A couple of glasses of cheap Burgundy
The boy is standing right in front of the escalator. He must be about eight years old, maybe seven. His backpack is at least half his size, he’s wearing a Real Madrid shirt, and he’s been paralyzed there, consumed by the fear of having to go down those stairs. His mother, following the flow of people who crammed the airport at that hour, couldn’t wait for him—or maybe she just didn’t want to, perhaps with the aim that we adults have to teach children lessons.
The boy is there, blocking everyone’s way. Some, like the man right in front of me, is concerned and tries to calm him down. Others, further back, start whistling, making subtle guttural sounds of disapproval (it's an airport in England). But the boy doesn’t seem to want to take the step, a little step that will take him down steel staircase, down, down to where his mother is. 15, maybe 20 eternal seconds go by until the man next to me whispers something into his ear, gives him a pat on the back, takes his hand, and together they take that step at the same time.
Once he gets down, the first thing the boy does is hug his mother, sobbing. She, meanwhile, can only look, apologetically, at those coming down the stairs behind her son. The man who helped him take the step tells him, for all to hear, that he has been very brave, that his mother should be proud to have a child like him. But the boy doesn’t seem to hear him. He’s clinging to his mother.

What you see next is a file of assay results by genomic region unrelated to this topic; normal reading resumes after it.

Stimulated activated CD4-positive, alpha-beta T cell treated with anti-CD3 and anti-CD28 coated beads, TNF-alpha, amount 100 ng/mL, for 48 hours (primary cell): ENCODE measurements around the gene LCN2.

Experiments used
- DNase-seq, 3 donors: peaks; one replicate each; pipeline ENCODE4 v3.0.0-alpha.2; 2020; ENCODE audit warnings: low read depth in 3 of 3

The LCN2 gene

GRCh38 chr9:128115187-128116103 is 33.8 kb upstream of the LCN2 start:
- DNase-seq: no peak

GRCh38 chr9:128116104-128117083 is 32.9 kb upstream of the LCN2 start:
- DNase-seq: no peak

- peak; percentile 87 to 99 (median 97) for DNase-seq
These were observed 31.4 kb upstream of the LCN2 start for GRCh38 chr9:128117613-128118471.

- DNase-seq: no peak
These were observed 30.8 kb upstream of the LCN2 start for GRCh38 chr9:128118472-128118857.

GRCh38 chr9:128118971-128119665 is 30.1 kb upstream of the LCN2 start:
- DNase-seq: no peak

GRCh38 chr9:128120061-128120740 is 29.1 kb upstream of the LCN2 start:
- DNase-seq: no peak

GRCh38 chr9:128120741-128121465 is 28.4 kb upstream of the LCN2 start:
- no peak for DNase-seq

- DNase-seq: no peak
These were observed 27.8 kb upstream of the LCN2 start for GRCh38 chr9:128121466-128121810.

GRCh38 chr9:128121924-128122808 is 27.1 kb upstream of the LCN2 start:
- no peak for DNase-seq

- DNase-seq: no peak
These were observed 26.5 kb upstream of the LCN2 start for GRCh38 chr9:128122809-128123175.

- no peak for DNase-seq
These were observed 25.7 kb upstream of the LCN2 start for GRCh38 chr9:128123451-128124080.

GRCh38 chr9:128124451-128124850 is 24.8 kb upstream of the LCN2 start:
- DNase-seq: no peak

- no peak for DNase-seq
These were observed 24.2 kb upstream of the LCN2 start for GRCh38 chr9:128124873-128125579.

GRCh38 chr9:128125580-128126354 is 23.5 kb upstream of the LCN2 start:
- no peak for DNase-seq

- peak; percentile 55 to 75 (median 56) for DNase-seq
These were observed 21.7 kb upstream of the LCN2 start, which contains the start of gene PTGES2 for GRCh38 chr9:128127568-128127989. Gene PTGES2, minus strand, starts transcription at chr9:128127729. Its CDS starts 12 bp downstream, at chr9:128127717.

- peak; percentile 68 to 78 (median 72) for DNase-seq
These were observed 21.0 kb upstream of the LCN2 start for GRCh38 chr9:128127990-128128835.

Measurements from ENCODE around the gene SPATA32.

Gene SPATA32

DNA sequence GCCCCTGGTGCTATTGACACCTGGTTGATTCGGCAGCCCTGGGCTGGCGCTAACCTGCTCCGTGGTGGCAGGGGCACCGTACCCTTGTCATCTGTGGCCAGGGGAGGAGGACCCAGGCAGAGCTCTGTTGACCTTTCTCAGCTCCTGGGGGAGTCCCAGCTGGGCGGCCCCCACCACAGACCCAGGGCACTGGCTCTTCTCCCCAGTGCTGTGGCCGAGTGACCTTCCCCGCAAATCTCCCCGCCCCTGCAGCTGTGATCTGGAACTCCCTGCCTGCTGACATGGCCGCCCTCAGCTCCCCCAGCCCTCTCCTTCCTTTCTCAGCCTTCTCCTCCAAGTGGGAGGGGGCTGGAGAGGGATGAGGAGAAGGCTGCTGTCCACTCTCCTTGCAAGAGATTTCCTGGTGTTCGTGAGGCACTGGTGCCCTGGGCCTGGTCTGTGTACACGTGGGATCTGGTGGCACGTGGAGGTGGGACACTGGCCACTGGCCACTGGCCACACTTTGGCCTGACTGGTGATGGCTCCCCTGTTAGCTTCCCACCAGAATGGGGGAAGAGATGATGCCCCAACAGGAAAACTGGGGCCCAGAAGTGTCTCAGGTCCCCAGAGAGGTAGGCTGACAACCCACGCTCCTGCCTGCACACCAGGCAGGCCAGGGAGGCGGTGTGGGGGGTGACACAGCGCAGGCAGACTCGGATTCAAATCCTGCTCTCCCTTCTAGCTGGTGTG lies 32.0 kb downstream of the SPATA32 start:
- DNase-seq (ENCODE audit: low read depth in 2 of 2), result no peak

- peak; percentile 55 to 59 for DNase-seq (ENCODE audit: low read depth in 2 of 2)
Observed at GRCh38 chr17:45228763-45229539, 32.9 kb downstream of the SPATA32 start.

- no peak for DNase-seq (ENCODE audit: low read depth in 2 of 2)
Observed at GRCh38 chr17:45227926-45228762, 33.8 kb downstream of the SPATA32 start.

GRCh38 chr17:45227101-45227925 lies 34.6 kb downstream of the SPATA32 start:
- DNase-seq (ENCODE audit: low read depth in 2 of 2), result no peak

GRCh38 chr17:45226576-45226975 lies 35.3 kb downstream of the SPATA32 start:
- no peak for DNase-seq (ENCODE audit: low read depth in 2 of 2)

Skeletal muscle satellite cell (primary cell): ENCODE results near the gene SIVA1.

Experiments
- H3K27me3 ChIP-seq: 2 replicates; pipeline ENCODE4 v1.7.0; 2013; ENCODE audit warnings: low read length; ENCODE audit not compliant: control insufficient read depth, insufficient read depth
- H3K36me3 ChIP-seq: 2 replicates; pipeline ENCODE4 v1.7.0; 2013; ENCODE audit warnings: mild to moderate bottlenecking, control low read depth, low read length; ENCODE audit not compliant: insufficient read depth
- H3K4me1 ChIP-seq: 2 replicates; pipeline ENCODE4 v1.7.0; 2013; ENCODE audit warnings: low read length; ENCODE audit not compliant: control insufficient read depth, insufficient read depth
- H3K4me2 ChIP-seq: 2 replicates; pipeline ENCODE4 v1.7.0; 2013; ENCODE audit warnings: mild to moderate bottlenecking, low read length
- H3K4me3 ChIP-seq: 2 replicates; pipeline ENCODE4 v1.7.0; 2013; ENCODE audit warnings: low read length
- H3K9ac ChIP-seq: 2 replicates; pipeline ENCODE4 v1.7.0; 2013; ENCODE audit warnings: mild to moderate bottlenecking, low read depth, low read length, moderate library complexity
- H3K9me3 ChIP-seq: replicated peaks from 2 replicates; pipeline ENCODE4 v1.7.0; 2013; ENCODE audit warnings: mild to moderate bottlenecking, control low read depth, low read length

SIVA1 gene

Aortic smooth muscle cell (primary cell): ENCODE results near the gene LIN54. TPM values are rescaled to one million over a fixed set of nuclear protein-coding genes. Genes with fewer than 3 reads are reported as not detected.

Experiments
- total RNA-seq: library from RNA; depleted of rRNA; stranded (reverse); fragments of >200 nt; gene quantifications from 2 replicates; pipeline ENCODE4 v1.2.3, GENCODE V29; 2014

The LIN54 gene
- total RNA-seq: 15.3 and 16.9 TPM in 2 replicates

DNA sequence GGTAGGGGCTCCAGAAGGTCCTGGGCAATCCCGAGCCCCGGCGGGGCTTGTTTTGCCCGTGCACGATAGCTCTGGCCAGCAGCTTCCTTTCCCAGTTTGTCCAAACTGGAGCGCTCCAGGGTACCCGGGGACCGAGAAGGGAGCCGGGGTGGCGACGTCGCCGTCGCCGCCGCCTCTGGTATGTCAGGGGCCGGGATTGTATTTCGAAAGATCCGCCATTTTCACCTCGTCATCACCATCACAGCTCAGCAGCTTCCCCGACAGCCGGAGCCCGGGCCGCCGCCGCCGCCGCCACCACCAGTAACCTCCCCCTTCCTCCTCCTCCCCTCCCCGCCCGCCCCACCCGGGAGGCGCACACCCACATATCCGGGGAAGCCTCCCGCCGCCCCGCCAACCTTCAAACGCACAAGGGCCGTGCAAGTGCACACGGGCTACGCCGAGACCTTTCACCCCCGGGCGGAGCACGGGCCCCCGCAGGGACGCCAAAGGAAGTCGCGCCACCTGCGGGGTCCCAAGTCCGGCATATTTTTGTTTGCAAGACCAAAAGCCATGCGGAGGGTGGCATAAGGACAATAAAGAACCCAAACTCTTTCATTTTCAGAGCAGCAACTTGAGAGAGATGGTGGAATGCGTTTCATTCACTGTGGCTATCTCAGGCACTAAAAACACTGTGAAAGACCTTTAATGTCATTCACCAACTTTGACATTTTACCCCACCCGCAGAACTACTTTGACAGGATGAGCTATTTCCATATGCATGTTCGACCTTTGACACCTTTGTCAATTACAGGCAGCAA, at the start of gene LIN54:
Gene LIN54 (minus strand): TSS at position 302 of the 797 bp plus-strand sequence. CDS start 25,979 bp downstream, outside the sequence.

Do we understand children? Or, better yet, how much have we forgotten about our own childhoods? Those times when there didn’t seem to be any limits, when we could jump over a wall without first checking to see what was on the other side, those times when we thought of ourselves as immortal.
Sometimes I see kids as Martians—little Martians speaking a language I don’t understand, playing games that seem to be more than games. There are people who even believe that children take advantage of the fact that we adults have forgotten our childhood, and then they do things, they say things, they move things that we used to move. And they laugh behind our backs because they know that we no longer remember what those movements mean.
La República Luminosa (Bright Republic), a tremendous book by Andrés Barba. If you haven’t read it yet, stop staring at this screen right now, and run out to buy it. I really don’t know what this has to do with wine. What I do know is that after seeing that little Martian hugging his mother, burying his head in her dress, the first thing that came to my mind was that novel and then something to drink. Of whatever. And those two glasses of cheap Burgundy that tasted like candied cherries and oak ... well. That's what I found.